Stress-related problems may increase

Mental health professionals are anticipating a rise in stress-related problems in the coming months as emotions that may have been dormant begin to fully emerge.

‘There’s a lot of speculation that the post-traumatic reactions won’t start turning up until sometime in the New Year,’ said Kathryn Dinspel-Powell, a therapist with the Department of Substance Abuse Services.

‘People are so consumed right now with practical needs like housing. That’s very time-consuming. When some of that subsides, the reality of what’s happened will settle in and they’ll have time to actually pay attention to how they’re feeling. Right now, that’s not necessarily a priority. The focus is on getting things done.’

Dinspel-Powell, clinical supervisor of outpatient services, said the holiday season has also been occupying people’s time.

‘People are getting swept up in the holiday rush. It’s another distraction.’

Dr. Clement Von Kirchenheim, a psychologist at George Town Hospital, said the country is now entering what’s called the disillusionment phase after a disaster – a time when the realities of losses and changes caused by the hurricane must be faced.

‘People are noticing that their hopes and expectations that everything would be normal by now still haven’t come true.’

It’s a period when overwhelming feelings of frustration, anxiety, grief, disillusionment, mourning and depression may fully emerge.

Private counsellor Terry Delaney said there’s a potential for big let down in January since many people have set a time frame based around the New Year. It can cause major stress when expectations fall short.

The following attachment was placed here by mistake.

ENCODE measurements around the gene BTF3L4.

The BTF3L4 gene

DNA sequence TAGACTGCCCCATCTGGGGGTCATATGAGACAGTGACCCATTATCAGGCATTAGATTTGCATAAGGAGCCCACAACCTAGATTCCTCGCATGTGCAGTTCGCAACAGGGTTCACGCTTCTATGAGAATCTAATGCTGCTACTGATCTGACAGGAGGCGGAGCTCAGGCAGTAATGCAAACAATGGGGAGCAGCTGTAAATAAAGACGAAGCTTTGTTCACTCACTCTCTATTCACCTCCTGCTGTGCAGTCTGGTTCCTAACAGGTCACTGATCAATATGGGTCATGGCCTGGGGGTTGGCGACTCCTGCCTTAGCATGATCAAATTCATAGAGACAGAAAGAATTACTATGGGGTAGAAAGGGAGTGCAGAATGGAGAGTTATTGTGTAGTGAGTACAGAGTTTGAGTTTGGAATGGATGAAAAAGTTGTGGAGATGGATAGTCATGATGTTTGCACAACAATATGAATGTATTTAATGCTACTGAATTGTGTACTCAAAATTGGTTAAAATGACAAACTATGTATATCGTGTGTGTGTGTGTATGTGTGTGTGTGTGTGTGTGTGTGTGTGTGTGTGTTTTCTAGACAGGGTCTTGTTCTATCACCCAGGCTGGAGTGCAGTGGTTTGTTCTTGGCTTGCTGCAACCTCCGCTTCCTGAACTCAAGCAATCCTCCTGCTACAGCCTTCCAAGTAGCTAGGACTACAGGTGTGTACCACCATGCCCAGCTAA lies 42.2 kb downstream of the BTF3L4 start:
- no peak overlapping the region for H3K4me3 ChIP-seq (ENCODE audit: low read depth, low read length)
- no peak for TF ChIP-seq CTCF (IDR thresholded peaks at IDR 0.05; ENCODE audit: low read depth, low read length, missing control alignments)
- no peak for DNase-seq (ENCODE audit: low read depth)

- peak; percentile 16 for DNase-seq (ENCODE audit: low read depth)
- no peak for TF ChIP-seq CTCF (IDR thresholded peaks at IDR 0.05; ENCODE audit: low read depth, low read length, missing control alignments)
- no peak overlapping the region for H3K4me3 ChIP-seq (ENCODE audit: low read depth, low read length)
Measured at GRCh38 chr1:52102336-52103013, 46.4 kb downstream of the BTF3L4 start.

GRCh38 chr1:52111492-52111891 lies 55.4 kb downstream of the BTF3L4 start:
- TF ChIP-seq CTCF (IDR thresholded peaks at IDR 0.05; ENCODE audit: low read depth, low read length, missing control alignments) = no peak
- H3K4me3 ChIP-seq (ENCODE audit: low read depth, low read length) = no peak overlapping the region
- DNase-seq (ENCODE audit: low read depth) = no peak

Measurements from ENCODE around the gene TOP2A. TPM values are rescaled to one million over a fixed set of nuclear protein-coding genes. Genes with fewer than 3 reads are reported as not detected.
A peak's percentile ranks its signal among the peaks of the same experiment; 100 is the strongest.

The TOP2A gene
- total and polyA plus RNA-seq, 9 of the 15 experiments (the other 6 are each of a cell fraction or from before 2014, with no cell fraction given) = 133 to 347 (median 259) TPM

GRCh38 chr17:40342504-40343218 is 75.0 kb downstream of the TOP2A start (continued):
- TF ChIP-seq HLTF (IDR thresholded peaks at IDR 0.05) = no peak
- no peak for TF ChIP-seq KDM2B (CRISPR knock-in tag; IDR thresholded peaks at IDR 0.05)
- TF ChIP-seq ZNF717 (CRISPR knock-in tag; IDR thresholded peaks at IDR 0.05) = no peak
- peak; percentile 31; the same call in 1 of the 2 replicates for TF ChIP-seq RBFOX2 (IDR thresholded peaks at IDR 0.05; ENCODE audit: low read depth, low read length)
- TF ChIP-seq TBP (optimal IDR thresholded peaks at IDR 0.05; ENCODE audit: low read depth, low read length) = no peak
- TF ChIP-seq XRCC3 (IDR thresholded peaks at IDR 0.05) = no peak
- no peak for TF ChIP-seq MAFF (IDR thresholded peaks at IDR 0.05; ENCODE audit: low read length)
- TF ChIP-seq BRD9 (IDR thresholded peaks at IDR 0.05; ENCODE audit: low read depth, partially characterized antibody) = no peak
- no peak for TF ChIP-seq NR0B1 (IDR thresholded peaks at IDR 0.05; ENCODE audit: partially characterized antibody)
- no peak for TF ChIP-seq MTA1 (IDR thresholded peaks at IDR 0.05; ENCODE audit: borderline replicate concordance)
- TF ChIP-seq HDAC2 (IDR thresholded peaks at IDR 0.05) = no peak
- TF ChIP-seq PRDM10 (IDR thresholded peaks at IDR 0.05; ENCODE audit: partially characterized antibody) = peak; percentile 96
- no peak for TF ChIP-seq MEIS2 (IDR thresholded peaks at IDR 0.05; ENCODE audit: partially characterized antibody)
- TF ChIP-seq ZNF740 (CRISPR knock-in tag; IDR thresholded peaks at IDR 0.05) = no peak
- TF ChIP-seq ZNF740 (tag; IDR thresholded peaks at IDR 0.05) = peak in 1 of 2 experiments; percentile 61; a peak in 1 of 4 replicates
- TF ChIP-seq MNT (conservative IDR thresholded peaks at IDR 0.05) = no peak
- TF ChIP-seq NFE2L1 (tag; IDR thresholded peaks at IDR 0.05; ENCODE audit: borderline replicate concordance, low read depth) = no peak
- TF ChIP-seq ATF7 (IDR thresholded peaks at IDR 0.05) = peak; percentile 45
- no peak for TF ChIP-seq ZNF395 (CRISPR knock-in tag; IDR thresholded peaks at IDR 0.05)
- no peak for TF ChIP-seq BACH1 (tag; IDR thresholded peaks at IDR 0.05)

‘The normal tendency is to want everything like it was Sept. 1 and have it finished by tomorrow. We’ve got to just say, it’s going to take a long time.’

He said any kind of let down right now – including the post-holiday blues – could intensify or trigger depression.

Stress busters

Dr. Von Kirchenheim says there are ways to minimize stress and its related problems.

Proper nutrition, regular exercise and rest are critical. Seeking support from friends and family or from your church can also be highly therapeutic. ‘It’s important that people don’t isolate themselves.’

He also advises people to re-establish hobbies and routines enjoyed before the storm.

‘One of the things that I recommend to people is to try and do the things they really do have control over. For example, for people that are into sporting activities, make sure they do whatever they can to get exercise. For those who have a commitment and a relationship with their God and church, make sure they attend church.’

Dr. Von Kirchenheim said it’s also helpful to try to maintain a positive outlook.

‘Don’t just focus on what’s wrong but also on what has gone right. It’s not trying to be overly optimistic but making sure you find a balance.’

He said stress is a normal reaction to abnormal events but if it’s impairing daily functioning, it’s a good idea to seek professional help. Signs of stress include irritability, anger, deteriorating relationships with friends or colleagues, depression, feelings of hopelessness, thoughts of death and dying, trouble concentrating, relentless worrying drinking too much, withdrawing, forgetfulness and flashbacks. If symptoms last a month or more, counselling can be beneficial.

‘It’s normal to be upset, to have some sense of anxiety and distress, but when it becomes really harmful in some way, that’s a sign.’

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